The Chronological Cultural Context Conundrum
Is being offended a choice?
When you read a book, you may run across something that would really offend you if somebody said it to you.
However, somebody didn’t say it to you. It wasn’t said to anybody in particular. It might even have been said one hundred years ago.
Does that make a difference?
Are you able to read a book, come across an epithet (racial or otherwise), a demeaning portrayal of a woman, a homophobic characterization, and just shrug it off?
That’s a question that has become particularly relevant in the world of e-books.
I considered writing about this in my more general interest blog, The Measured Circle, but the issue is particularly acute in e-books.
In a way dissimilar to movies or TV, e-books have recently made available works from another time. Since books first published in the US prior to 1923 are in the public domain, they are no longer under copyright protection. Anyone can publish them, without getting (or paying for) permission from the author.
That means we see a lot of books that were written in another time, decades, even more than a century ago.
The culturally accepted norms were different then. Cole Porter may have said in 1934 that Anything Goes, that wasn’t true then and it isn’t true now. What specifically goes changes. While many people would suggest that violence and sexual content has become more graphic and more acceptable, derogatory treatement of women and minorities may have become less so.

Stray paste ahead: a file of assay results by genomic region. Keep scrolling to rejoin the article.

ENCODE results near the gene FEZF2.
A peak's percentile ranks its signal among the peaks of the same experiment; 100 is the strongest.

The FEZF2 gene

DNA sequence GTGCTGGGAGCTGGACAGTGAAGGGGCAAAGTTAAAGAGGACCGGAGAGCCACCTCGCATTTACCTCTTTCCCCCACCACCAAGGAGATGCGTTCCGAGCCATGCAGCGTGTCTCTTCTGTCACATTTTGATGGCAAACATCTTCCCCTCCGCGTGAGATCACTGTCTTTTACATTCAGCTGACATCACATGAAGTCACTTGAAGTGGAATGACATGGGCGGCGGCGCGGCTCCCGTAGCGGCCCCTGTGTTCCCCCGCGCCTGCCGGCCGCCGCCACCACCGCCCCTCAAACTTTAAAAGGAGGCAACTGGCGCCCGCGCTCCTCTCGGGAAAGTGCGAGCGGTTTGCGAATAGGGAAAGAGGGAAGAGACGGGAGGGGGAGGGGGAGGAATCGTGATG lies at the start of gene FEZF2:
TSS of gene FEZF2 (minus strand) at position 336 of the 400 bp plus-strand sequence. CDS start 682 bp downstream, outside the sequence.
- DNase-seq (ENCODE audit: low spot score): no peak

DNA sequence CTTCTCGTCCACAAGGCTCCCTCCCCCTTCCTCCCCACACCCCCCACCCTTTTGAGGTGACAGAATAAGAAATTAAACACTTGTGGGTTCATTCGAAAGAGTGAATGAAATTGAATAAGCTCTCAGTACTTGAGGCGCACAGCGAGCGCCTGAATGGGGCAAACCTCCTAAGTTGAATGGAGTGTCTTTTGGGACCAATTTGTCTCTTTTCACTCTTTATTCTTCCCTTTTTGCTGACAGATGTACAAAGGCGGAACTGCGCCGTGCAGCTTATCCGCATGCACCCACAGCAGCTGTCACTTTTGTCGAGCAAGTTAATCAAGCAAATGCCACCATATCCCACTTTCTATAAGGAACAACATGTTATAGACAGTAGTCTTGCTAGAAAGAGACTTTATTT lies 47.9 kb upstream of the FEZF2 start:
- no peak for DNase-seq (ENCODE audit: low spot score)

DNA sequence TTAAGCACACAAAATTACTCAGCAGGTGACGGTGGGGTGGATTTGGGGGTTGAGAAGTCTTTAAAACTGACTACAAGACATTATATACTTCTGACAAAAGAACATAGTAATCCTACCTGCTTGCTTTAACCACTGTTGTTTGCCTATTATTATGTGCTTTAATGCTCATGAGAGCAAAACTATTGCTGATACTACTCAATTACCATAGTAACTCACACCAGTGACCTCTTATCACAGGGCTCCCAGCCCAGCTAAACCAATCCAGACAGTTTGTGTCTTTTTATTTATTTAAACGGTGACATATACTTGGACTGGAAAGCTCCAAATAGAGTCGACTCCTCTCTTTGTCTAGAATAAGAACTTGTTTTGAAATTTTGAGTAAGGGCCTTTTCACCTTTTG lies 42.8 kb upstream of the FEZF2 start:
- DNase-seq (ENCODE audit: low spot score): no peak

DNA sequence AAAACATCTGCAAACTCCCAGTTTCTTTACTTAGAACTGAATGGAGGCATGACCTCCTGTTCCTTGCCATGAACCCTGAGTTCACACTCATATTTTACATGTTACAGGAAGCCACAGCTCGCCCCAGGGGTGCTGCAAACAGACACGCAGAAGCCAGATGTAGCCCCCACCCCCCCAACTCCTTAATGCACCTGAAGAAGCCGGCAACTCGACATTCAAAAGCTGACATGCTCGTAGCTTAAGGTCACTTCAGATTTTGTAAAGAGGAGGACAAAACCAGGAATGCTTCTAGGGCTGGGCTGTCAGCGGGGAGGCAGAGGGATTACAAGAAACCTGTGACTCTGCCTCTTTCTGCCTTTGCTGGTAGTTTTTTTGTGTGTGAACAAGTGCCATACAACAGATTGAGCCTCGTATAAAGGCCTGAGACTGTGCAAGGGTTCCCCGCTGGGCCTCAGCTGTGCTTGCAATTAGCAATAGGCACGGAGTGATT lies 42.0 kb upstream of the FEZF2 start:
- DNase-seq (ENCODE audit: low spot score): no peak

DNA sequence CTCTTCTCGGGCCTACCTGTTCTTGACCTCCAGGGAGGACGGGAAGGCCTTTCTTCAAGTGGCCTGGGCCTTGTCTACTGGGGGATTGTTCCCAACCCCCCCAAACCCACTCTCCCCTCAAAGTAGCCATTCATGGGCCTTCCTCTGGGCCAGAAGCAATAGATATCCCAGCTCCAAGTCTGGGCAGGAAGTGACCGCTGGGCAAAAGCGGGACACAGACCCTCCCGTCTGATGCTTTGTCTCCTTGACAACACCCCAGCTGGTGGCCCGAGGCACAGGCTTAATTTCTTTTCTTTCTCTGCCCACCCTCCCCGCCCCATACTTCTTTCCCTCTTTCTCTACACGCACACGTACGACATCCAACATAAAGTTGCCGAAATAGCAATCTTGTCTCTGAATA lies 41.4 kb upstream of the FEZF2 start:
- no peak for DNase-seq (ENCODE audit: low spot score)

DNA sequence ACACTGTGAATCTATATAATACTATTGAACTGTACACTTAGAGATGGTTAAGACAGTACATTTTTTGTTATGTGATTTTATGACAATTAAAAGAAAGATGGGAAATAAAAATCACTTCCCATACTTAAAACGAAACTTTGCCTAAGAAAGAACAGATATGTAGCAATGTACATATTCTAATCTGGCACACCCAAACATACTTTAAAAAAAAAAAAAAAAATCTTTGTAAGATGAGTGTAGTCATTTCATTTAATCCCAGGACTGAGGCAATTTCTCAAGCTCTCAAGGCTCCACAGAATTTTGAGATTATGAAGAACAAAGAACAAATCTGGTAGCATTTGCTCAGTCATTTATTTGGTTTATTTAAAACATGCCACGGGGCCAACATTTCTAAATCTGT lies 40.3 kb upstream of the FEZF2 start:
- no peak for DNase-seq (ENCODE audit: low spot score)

While I like to think that’s because people have actually become more willing to think of others as equals, there may be a simple financial reason. As minorities and women have gained more purchasing power (and more influcence over what purchases are being made), publishers may have become more sensitive to offending those possible customers.
So, one reason why you are seeing more things that may be offensive to modern sensibilities is that you are seeing more things from earlier times.
Another issue is the idea of “bundles”. Since production and distribution costs are very different, it’s essentially as inexpensive (once you have the files) to distribute fifteen books in one file as it is to distribute a single book. If you have to look at the costs of putting out each individual paperbook, you might not release a controversial title in a series. The sales might be lower for that one, and that could affect your sales on the others.
The other issue with bundles is that you want to distinguish your version from other versions, and one way to do that is to make yours more inclusive.
Let’s take a particular example.
I’m a big fan of the Land of Oz. I’ve paid more than fifty dollars for a single volume. I have copies in my collection that are more than one hundred years old. The series was started by L. Frank Baum, but continued by others until there were forty books in the “canon”.
After the books fell into the public domain, other authors put their own spin on it…from Philip Jose Farmer’s A Barnstormer in Oz to Gregory Maguire’s Wicked.
Many readers went took the journey through the land with a nice trade paperback reprint series which came out mostly in the 1980s. It included titles which were (and are) still under copyright protection…it was an authorized set.
That reprint series did not include an Oz book by L. Frank Baum. The book features a popular character who appears in several other volumes, the punning and pompous professor, H.M. Wogglebug, T.E.
Why did they leave it out?
It’s based on a stage play, but that’s not enough of a reason. Stage plays were part of Oz from the beginning.